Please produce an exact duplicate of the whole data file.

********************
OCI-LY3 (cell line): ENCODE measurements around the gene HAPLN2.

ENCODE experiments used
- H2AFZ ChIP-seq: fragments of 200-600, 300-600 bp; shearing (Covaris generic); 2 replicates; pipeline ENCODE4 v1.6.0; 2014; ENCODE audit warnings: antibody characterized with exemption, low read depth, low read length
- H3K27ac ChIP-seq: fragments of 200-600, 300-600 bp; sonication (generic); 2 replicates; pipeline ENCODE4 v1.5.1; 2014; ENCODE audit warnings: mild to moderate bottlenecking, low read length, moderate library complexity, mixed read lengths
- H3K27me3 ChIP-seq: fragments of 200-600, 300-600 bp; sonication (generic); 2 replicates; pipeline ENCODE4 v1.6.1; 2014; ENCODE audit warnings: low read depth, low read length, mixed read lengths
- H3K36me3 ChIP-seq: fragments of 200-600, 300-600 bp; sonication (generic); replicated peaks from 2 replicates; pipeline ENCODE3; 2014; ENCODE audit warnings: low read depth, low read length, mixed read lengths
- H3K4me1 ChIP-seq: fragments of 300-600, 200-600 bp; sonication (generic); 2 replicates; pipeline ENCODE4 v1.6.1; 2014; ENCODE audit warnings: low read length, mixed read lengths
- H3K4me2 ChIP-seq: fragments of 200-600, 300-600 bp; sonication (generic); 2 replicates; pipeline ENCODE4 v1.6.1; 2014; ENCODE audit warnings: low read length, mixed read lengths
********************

OCI-LY3 (cell line): ENCODE measurements around the gene HAPLN2.

ENCODE experiments used
- H2AFZ ChIP-seq: fragments of 200-600, 300-600 bp; shearing (Covaris generic); 2 replicates; pipeline ENCODE4 v1.6.0; 2014; ENCODE audit warnings: antibody characterized with exemption, low read depth, low read length
- H3K27ac ChIP-seq: fragments of 200-600, 300-600 bp; sonication (generic); 2 replicates; pipeline ENCODE4 v1.5.1; 2014; ENCODE audit warnings: mild to moderate bottlenecking, low read length, moderate library complexity, mixed read lengths
- H3K27me3 ChIP-seq: fragments of 200-600, 300-600 bp; sonication (generic); 2 replicates; pipeline ENCODE4 v1.6.1; 2014; ENCODE audit warnings: low read depth, low read length, mixed read lengths
- H3K36me3 ChIP-seq: fragments of 200-600, 300-600 bp; sonication (generic); replicated peaks from 2 replicates; pipeline ENCODE3; 2014; ENCODE audit warnings: low read depth, low read length, mixed read lengths
- H3K4me1 ChIP-seq: fragments of 300-600, 200-600 bp; sonication (generic); 2 replicates; pipeline ENCODE4 v1.6.1; 2014; ENCODE audit warnings: low read length, mixed read lengths
- H3K4me2 ChIP-seq: fragments of 200-600, 300-600 bp; sonication (generic); 2 replicates; pipeline ENCODE4 v1.6.1; 2014; ENCODE audit warnings: low read length, mixed read lengths